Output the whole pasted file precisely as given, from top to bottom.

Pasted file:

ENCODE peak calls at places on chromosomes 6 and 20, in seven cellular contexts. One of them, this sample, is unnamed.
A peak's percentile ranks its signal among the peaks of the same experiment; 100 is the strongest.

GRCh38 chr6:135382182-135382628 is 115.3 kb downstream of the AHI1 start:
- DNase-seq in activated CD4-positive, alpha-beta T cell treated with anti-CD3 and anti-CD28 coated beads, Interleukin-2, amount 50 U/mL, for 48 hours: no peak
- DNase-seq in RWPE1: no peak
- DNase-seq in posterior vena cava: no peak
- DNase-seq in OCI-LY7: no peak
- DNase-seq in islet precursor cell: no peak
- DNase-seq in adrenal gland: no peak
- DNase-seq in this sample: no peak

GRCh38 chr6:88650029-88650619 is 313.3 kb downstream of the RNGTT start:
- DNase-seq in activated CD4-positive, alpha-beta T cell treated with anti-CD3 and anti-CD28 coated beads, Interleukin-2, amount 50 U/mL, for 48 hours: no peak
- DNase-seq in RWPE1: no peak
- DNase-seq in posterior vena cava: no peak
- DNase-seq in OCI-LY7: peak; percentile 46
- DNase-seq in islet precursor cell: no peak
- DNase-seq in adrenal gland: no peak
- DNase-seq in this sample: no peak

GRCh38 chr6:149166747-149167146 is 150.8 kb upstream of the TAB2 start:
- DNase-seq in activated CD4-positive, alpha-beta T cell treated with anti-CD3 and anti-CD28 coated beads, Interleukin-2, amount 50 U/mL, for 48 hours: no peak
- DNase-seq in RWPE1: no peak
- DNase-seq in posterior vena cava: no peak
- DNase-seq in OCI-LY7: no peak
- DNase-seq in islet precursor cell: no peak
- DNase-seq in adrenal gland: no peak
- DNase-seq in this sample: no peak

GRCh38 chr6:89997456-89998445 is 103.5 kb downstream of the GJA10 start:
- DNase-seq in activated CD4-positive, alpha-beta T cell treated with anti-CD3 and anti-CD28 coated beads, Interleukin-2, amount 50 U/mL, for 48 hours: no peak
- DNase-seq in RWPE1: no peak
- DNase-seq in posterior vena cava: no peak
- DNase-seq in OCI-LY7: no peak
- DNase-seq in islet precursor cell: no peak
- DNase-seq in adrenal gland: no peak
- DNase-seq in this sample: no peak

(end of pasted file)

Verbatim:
ENCODE peak calls at places on chromosomes 6 and 20, in seven cellular contexts. One of them, this sample, is unnamed.
A peak's percentile ranks its signal among the peaks of the same experiment; 100 is the strongest.

GRCh38 chr6:135382182-135382628 is 115.3 kb downstream of the AHI1 start:
- DNase-seq in activated CD4-positive, alpha-beta T cell treated with anti-CD3 and anti-CD28 coated beads, Interleukin-2, amount 50 U/mL, for 48 hours: no peak
- DNase-seq in RWPE1: no peak
- DNase-seq in posterior vena cava: no peak
- DNase-seq in OCI-LY7: no peak
- DNase-seq in islet precursor cell: no peak
- DNase-seq in adrenal gland: no peak
- DNase-seq in this sample: no peak

GRCh38 chr6:88650029-88650619 is 313.3 kb downstream of the RNGTT start:
- DNase-seq in activated CD4-positive, alpha-beta T cell treated with anti-CD3 and anti-CD28 coated beads, Interleukin-2, amount 50 U/mL, for 48 hours: no peak
- DNase-seq in RWPE1: no peak
- DNase-seq in posterior vena cava: no peak
- DNase-seq in OCI-LY7: peak; percentile 46
- DNase-seq in islet precursor cell: no peak
- DNase-seq in adrenal gland: no peak
- DNase-seq in this sample: no peak

GRCh38 chr6:149166747-149167146 is 150.8 kb upstream of the TAB2 start:
- DNase-seq in activated CD4-positive, alpha-beta T cell treated with anti-CD3 and anti-CD28 coated beads, Interleukin-2, amount 50 U/mL, for 48 hours: no peak
- DNase-seq in RWPE1: no peak
- DNase-seq in posterior vena cava: no peak
- DNase-seq in OCI-LY7: no peak
- DNase-seq in islet precursor cell: no peak
- DNase-seq in adrenal gland: no peak
- DNase-seq in this sample: no peak

GRCh38 chr6:89997456-89998445 is 103.5 kb downstream of the GJA10 start:
- DNase-seq in activated CD4-positive, alpha-beta T cell treated with anti-CD3 and anti-CD28 coated beads, Interleukin-2, amount 50 U/mL, for 48 hours: no peak
- DNase-seq in RWPE1: no peak
- DNase-seq in posterior vena cava: no peak
- DNase-seq in OCI-LY7: no peak
- DNase-seq in islet precursor cell: no peak
- DNase-seq in adrenal gland: no peak
- DNase-seq in this sample: no peak